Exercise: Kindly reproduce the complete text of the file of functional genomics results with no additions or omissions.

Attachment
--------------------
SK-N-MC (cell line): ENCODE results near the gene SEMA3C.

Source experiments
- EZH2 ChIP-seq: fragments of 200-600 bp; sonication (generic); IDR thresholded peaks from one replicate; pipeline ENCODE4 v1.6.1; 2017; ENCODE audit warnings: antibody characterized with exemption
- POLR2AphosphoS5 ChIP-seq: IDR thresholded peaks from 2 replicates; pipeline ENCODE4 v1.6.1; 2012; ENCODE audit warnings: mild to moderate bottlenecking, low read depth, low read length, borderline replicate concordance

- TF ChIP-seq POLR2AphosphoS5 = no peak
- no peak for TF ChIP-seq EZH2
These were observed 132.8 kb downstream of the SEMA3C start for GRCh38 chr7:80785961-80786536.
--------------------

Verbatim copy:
SK-N-MC (cell line): ENCODE results near the gene SEMA3C.

Source experiments
- EZH2 ChIP-seq: fragments of 200-600 bp; sonication (generic); IDR thresholded peaks from one replicate; pipeline ENCODE4 v1.6.1; 2017; ENCODE audit warnings: antibody characterized with exemption
- POLR2AphosphoS5 ChIP-seq: IDR thresholded peaks from 2 replicates; pipeline ENCODE4 v1.6.1; 2012; ENCODE audit warnings: mild to moderate bottlenecking, low read depth, low read length, borderline replicate concordance

- TF ChIP-seq POLR2AphosphoS5 = no peak
- no peak for TF ChIP-seq EZH2
These were observed 132.8 kb downstream of the SEMA3C start for GRCh38 chr7:80785961-80786536.